Here is the link to a short study I have done for the Broadbent Institute on the Harper Record on Jobs from 2006 to 2014 based on annual averages from the Labour Force Survey.
Coverage in today’s Toronto Star is here.
The basic findings, that there is still a lot of slack in the job market compared to the pre recession period (especially for youth) and that there has been a heavy tilt to part time work (one in three of the new jobs), will come as no surprise to readers of this blog.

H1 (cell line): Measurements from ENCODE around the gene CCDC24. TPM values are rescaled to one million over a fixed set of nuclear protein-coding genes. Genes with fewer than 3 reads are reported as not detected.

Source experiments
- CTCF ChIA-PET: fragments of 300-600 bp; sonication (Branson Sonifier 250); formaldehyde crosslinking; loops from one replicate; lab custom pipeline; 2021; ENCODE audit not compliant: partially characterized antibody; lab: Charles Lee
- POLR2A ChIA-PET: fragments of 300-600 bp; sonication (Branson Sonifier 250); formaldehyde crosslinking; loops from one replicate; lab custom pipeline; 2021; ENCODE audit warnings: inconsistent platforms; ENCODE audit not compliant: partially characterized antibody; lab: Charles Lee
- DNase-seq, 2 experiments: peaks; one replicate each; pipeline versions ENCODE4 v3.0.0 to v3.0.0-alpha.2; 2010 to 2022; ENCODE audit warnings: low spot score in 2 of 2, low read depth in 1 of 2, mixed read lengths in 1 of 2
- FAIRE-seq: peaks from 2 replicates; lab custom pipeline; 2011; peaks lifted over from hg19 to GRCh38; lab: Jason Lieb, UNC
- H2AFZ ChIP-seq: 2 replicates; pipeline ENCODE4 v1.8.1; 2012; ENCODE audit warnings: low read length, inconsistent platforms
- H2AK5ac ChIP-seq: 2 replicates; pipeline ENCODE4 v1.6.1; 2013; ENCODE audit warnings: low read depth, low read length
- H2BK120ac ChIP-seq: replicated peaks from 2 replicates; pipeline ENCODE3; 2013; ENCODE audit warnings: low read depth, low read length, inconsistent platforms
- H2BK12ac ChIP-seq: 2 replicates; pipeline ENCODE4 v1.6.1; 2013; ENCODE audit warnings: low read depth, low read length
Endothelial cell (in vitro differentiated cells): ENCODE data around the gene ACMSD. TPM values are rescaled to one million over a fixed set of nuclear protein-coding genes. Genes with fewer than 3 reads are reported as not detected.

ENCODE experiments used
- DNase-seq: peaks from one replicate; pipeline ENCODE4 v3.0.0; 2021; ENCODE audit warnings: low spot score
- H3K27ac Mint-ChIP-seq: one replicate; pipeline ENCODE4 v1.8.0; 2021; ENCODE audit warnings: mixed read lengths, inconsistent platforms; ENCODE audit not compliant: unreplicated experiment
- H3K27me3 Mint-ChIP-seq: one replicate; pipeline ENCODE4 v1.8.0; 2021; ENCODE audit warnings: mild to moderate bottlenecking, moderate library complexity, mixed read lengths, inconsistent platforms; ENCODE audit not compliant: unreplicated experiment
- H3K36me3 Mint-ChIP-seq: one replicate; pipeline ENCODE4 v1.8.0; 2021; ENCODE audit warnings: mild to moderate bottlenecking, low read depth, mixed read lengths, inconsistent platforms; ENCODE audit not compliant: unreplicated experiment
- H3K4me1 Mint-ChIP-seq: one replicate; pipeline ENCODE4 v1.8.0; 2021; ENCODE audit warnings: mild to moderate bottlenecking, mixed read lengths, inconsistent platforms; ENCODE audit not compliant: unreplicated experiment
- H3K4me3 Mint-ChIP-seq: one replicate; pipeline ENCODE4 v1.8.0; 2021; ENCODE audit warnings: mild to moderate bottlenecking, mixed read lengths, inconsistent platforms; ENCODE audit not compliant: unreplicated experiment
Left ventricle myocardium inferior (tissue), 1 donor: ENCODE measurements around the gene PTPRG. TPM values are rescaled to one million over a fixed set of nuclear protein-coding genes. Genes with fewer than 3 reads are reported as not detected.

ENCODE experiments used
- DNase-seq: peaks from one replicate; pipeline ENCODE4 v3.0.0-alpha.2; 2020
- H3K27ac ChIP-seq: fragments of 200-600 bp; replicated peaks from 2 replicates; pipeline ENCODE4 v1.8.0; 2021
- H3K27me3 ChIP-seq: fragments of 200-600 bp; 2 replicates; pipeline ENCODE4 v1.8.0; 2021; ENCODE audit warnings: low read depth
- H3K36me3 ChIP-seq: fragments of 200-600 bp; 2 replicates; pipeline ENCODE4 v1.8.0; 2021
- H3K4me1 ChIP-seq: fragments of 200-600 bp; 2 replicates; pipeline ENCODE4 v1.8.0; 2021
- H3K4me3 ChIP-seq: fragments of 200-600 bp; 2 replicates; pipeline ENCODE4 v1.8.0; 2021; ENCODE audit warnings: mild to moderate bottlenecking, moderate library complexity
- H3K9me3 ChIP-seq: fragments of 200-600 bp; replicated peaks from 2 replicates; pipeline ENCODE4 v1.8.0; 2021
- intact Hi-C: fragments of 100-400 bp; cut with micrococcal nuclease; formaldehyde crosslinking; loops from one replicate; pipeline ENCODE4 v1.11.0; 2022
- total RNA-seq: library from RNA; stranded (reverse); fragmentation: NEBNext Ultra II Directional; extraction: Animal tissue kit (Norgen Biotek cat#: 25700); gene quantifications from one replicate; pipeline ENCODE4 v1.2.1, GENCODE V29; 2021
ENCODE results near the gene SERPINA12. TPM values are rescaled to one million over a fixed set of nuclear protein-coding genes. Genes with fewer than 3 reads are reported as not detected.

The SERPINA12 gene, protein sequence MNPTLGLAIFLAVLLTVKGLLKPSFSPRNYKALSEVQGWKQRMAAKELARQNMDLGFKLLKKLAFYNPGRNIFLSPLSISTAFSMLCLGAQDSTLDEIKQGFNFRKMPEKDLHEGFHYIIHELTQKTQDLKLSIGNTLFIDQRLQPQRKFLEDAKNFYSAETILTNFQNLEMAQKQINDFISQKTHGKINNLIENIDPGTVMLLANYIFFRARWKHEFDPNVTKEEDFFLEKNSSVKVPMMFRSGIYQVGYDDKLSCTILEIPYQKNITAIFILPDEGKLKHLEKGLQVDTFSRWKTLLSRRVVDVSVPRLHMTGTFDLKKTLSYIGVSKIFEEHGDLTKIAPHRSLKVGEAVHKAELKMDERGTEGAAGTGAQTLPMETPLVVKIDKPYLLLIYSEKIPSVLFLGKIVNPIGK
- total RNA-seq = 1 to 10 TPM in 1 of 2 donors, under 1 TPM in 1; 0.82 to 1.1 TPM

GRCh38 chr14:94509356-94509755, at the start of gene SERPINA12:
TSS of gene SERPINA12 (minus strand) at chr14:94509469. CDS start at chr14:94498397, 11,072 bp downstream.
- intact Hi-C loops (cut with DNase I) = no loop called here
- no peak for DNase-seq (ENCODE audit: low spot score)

What I found a bit more surprising is that 38% of the new jobs created 2006 to 2014 were in the lowest paid occupational category – sales and service jobs – and a lot of the good jobs created (35%) were in public sector occupations. Table 4 provides a lot of detail.
The Harper government claims that “since the depths of the recession, we have created more than 1.2 million net new jobsâ€”overwhelmingly full-time, good-paying jobs in the private sector.” They hide their poor record by using the bottom of the recession as the starting point, and clearly if we look at their tenure as a whole the tilt is NOT to well-paid private sector jobs.